Let’s face it. When hospitals are calling in travel nurses, it is usually because they are in dire need of extra help because they are so short staffed. This could put you in some not so favorable working conditions and make for a difficult assignment, that may make you want to pull your hair out. The motto I use when I get a job in facilities such as these is, “You could do anything for 13 weeks.”
If that internal reassurance is still not getting you through, you may want to consider a few things before you call it quits.
Check the hospital system rules
First, you need to see if quitting your current assignment will affect your potential for getting another job in the same hospital system. For instance, if you are working for an HCA hospital, it is possible you may not be able to get another job with another HCA hospital for an extended period of time. This limits your options in finding work as a traveler.
Reread your contract
Second, you need to reread the fine print in your contract. Some agreements with the hospital you are working for clearly state you will need to pay money upfront if you choose to end your contract early.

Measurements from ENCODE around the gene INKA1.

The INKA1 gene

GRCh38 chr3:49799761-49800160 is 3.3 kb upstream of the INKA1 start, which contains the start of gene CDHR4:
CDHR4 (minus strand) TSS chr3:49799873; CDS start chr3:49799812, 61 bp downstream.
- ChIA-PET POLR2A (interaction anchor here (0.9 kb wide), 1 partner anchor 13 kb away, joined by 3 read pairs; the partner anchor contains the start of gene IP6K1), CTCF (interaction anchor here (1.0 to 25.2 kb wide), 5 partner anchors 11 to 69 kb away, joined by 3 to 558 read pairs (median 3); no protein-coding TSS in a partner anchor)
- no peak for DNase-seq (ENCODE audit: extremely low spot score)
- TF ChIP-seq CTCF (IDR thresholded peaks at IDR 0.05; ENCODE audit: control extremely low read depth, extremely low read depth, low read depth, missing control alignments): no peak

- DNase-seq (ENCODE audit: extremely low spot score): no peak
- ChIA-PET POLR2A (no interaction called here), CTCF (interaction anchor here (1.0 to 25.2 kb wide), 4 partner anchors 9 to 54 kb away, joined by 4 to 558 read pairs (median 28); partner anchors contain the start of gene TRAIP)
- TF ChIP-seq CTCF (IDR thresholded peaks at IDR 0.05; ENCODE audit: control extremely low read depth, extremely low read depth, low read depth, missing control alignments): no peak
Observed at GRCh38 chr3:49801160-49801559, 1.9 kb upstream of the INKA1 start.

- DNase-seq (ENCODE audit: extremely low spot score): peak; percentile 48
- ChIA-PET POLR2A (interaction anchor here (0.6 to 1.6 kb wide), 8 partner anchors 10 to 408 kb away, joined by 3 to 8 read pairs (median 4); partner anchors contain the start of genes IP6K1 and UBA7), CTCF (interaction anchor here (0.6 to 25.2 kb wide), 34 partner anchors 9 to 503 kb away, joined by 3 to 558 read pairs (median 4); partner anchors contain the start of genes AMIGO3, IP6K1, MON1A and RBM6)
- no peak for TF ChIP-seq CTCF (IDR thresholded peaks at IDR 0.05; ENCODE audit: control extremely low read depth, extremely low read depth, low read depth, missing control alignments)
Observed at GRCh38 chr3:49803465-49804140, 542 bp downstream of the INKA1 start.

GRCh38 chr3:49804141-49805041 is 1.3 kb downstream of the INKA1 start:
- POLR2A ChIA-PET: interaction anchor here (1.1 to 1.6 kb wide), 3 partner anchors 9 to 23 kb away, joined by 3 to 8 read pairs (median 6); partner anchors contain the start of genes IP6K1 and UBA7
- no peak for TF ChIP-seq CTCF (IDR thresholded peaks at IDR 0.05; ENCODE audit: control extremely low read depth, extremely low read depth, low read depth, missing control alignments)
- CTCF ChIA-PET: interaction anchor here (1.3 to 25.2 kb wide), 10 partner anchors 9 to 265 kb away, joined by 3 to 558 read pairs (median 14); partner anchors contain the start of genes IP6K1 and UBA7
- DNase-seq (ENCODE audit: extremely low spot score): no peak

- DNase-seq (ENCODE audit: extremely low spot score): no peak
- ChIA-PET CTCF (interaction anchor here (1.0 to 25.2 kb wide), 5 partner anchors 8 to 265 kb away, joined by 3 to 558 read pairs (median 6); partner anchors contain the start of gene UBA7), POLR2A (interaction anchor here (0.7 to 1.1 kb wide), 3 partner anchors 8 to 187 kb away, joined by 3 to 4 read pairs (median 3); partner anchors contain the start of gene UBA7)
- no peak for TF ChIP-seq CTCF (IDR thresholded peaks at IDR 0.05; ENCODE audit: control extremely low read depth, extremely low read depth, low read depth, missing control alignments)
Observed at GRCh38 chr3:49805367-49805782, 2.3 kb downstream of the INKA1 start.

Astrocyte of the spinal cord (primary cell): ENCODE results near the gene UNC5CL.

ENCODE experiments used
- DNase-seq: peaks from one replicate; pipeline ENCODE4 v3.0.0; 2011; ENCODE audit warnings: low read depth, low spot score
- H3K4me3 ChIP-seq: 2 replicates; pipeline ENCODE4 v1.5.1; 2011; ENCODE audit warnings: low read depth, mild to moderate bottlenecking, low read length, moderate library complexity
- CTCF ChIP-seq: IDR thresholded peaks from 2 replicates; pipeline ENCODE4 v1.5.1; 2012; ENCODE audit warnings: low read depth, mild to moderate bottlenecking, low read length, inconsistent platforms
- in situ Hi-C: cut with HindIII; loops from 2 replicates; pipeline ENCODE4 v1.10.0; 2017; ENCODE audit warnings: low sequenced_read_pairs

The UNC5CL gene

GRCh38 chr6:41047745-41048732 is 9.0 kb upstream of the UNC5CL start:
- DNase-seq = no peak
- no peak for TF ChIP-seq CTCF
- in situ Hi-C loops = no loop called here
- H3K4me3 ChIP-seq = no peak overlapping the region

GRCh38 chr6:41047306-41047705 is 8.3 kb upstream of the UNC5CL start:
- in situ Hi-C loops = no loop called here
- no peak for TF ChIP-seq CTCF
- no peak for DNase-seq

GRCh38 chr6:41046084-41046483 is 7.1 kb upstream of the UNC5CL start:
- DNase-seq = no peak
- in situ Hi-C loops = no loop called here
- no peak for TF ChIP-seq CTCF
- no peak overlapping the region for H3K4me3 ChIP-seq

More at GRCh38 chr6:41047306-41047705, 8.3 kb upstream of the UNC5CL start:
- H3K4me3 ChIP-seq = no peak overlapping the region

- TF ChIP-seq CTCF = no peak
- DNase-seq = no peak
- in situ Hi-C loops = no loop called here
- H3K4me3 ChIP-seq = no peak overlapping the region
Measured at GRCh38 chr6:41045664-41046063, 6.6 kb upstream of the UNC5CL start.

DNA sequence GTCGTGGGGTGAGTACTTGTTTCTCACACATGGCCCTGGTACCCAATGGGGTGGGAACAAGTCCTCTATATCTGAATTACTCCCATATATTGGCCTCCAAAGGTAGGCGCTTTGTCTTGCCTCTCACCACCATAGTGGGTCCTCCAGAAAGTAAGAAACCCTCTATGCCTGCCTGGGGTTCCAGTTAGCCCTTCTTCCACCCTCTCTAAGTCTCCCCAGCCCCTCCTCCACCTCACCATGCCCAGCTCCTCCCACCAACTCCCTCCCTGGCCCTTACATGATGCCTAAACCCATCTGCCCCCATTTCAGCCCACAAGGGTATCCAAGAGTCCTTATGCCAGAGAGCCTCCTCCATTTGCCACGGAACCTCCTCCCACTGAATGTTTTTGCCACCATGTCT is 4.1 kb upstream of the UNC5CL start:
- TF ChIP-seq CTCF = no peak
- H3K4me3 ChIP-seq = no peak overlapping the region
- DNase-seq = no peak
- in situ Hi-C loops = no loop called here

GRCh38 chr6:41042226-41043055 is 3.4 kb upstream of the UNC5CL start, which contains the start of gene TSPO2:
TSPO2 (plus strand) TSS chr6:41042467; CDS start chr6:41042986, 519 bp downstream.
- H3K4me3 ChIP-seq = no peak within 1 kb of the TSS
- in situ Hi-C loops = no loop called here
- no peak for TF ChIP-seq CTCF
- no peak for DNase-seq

Search for Resources
Next, see if there are any resources that can help you get through the remaining weeks of your contract. You already went through orientation and the whole process of acclimating to a new facility and city. It’s a shame to throw away all of that time and energy if there are ways you could salvage your deteriorating mindset. Reach out to management and see if you could get patients that are more conducive to your skillset or if there are more team members who could
Buddy up with other travelers
These nurses have the same mindset as you, so therefore you are all in this together. Confide in another traveler you trust about how you’re feeling. I don’t know too many other travelers who wouldn’t help another nurse who was struggling.
Treat yourself and do fun things in the city you’re in
Finally, make sure you treat yourself and do fun things in the city you’re in. We have a very difficult job and self-care should always be a priority. If you’re not taking care of yourself, you sure as heck can’t take care of anyone else.
I hope these tips have helped give you some insight and/or motivation to keep plowing through your difficult assignment. Sometimes a traveler needs to call it quits despite all of these recommendations because they don’t feel safe working on the unit they’re on or because of other various reasons. That is OK too. You’re a contract employee, and one of the benefits of that is having the freedom and flexibility to work when and where you choose to.
Finished the travel nursing guide and ready to look for an assignment?